6. In Panna Lal v. State of Bombay : [1964]1SCR980 , Das Gupta J. delivering the judgment of the Supreme Court observed as follows (Para 12)'Even a bare reading of 0. 41, R.33 is sufficient to convince any one that the wide wording was intended to empower the appellate Court to make whatever order it thinks fit, not only as between the appellant and the respondent but also as between a respondent and a respondent. It empowers the appellate Court not only to give or refuse relief to the appellant by allowing or dismissing the appeal but also to give such other relief to any of the respondents as 'the case may require. While the very words of the section make the position abundantly clear the illustration puts the position beyond argument,

7. In the case of Nirmala Bala v. Balai Chand : [1965]3SCR550 , Shah J. who delivered the judgment of the Supreme Court observed at para. 22 at page 1884 as follows: -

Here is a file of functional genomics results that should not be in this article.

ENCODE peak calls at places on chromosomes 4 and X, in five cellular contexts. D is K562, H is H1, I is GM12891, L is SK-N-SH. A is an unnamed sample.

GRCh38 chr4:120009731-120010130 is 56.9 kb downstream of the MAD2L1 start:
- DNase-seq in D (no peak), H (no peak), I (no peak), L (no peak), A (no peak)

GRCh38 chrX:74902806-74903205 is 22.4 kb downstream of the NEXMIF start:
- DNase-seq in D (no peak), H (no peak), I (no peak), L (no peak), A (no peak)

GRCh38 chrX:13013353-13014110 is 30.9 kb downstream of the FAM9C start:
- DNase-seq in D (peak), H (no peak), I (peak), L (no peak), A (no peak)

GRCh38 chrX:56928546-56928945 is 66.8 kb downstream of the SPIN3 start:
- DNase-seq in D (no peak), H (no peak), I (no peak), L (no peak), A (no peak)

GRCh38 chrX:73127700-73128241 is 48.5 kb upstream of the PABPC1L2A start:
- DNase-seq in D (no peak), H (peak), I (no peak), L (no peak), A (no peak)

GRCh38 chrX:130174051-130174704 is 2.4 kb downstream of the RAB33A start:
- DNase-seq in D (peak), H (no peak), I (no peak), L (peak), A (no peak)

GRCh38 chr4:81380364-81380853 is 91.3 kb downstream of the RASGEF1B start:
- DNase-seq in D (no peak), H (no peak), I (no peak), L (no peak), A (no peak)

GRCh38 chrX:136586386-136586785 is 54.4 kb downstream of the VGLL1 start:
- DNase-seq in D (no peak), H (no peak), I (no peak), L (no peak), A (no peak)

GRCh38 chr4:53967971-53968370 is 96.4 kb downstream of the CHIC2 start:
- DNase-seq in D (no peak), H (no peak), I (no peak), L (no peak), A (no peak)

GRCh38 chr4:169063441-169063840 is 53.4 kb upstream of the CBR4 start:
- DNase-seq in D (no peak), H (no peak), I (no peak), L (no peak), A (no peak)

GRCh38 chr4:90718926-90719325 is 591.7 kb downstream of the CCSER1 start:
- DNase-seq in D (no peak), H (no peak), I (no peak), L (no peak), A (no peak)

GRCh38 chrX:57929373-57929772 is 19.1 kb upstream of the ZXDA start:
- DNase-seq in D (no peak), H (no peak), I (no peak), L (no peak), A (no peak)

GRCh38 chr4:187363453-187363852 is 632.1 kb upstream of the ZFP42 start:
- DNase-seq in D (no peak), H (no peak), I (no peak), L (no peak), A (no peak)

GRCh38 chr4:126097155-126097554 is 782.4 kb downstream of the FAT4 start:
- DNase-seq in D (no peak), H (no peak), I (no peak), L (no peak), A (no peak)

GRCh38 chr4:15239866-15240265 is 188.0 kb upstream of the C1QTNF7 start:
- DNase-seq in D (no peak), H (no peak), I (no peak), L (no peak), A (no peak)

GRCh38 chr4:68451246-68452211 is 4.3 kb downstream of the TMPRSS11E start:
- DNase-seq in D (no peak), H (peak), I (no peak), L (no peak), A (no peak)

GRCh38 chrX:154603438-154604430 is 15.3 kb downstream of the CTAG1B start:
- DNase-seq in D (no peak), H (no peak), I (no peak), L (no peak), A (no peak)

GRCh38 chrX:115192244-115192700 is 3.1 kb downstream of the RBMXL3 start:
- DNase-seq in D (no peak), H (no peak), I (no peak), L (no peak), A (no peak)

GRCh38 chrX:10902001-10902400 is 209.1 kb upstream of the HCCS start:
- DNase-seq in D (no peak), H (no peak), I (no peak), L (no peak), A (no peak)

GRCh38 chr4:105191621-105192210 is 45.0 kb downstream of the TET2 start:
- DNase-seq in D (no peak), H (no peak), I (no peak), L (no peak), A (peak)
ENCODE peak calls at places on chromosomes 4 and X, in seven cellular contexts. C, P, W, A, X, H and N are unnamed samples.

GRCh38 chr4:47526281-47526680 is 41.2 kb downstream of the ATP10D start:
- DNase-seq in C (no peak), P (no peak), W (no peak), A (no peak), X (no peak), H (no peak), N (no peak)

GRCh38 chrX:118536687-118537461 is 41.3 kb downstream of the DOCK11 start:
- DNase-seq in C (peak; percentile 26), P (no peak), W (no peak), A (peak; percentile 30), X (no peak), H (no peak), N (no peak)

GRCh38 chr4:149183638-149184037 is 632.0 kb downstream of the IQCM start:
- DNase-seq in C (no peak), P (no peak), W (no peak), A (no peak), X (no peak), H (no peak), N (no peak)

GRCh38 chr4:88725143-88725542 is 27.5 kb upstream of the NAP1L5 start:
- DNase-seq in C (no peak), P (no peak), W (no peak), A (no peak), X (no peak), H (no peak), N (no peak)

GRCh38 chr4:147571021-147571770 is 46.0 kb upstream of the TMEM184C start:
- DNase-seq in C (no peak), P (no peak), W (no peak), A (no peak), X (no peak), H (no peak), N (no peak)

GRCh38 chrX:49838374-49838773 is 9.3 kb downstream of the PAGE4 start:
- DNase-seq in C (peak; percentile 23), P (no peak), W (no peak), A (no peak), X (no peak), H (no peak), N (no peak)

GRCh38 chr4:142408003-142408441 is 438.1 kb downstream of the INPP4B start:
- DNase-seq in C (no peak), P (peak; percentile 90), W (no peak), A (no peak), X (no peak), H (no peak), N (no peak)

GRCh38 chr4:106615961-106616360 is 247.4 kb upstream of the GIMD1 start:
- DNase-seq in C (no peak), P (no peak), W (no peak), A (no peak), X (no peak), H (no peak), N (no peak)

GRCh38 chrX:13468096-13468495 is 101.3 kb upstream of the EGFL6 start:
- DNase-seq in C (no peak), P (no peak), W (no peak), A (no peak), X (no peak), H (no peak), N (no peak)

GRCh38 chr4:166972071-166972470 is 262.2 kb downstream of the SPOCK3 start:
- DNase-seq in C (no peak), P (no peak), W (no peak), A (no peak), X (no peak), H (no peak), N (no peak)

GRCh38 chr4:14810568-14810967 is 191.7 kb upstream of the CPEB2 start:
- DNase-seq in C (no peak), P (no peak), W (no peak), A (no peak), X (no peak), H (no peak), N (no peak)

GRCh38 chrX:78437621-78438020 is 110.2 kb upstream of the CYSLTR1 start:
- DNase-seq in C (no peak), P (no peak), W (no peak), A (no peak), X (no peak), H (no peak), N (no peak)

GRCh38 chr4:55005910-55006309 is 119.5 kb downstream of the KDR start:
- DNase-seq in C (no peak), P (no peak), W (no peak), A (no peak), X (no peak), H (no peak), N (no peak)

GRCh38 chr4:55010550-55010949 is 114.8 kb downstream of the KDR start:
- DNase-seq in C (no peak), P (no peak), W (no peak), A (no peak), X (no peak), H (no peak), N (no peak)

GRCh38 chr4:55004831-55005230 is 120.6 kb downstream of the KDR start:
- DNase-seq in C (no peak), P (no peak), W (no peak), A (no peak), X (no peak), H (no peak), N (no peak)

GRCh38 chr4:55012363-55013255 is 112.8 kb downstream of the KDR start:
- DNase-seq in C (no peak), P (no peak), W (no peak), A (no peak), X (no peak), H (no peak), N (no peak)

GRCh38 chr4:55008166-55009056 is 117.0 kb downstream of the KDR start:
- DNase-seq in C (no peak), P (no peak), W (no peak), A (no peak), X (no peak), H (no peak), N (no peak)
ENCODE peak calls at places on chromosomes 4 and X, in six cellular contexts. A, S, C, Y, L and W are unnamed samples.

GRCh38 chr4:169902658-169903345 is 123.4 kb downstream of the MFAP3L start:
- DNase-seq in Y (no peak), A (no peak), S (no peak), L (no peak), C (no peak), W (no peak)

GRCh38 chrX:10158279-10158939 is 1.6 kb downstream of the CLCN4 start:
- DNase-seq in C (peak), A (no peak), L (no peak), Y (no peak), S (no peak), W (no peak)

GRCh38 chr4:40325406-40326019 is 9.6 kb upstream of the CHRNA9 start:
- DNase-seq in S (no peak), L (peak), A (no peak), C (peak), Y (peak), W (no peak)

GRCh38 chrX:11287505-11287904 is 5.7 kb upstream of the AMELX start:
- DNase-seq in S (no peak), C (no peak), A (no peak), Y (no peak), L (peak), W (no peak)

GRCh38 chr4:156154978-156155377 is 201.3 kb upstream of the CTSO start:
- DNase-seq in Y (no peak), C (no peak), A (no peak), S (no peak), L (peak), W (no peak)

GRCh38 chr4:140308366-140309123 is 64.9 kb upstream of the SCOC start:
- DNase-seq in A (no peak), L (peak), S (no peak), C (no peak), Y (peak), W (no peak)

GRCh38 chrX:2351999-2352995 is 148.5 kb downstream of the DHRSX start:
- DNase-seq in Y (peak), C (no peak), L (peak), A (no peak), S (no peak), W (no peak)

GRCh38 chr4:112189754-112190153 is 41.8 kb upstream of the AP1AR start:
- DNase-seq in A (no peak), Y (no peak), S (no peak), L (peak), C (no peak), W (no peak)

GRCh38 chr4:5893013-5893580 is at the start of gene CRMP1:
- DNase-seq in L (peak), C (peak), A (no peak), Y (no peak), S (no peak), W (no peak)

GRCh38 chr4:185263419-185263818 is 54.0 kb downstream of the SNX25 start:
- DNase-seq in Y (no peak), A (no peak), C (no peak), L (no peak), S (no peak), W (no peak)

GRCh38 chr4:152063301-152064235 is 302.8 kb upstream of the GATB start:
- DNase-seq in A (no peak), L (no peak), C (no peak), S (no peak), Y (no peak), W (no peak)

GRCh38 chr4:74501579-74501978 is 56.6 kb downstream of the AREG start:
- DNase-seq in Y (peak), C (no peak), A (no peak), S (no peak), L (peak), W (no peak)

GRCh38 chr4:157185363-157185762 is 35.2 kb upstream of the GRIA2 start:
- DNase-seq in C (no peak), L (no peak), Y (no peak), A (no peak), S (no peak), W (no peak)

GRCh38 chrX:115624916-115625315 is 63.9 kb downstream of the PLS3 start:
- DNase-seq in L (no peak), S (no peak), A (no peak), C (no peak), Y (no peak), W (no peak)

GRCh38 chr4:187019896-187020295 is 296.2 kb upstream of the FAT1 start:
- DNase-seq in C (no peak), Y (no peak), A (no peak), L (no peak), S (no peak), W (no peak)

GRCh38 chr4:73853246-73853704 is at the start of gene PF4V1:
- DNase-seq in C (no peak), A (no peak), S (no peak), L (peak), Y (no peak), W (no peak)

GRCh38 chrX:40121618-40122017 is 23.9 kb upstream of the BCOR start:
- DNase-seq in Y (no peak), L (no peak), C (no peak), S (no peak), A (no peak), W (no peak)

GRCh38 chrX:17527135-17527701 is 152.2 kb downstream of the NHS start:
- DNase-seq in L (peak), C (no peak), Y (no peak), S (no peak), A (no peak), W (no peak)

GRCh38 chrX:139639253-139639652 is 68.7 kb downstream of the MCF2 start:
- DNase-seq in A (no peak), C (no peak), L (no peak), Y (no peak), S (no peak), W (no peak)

'The rule is undoubtedly expressed in terms which are wide, but it' has to be applied with discretion and to cases where interference in favour of the appellant necessitates interference also with a decree which has by acceptance or acquiescence become final so as to enable the Court to adjust the rights of the parties. Where in an appeal the court reaches a conclusion which is inconsistent with the opinion of the Court appealed from and in adjusting the right claimed by the appellant it is necessary to grant relief to a person who has not appealed, the power conferred by 0. 41, R. 33 may property be invoked. The rule however does not confer an unrestricted right to reopen decrees which have become final merely because the appellate Court does not agree with the opinion of the Court appealed from.' The observations of the Supreme Court in the case of Nirmala Bala v. Balai Chand : [1965]3SCR550 (supra) go to show that even though the rule is expressed in terms which are wide it has to be applied with discretion and to cases where interference in favour of the appellant necessitates interference also with a decree which has by, acceptance or acquiescence become final so as to enable the Court to adjust the rights of the parties. These observations go to show that ordinarily the provisions of this Rule can be invoked only when the appellate Court interferes with the decree passed by the trial Court. The Supreme Court has observed in this case that the rule does not confer an unrestricted right to reopen decrees which have become final merely because the appellate Court does not agree with the opinion of the Court appealed from.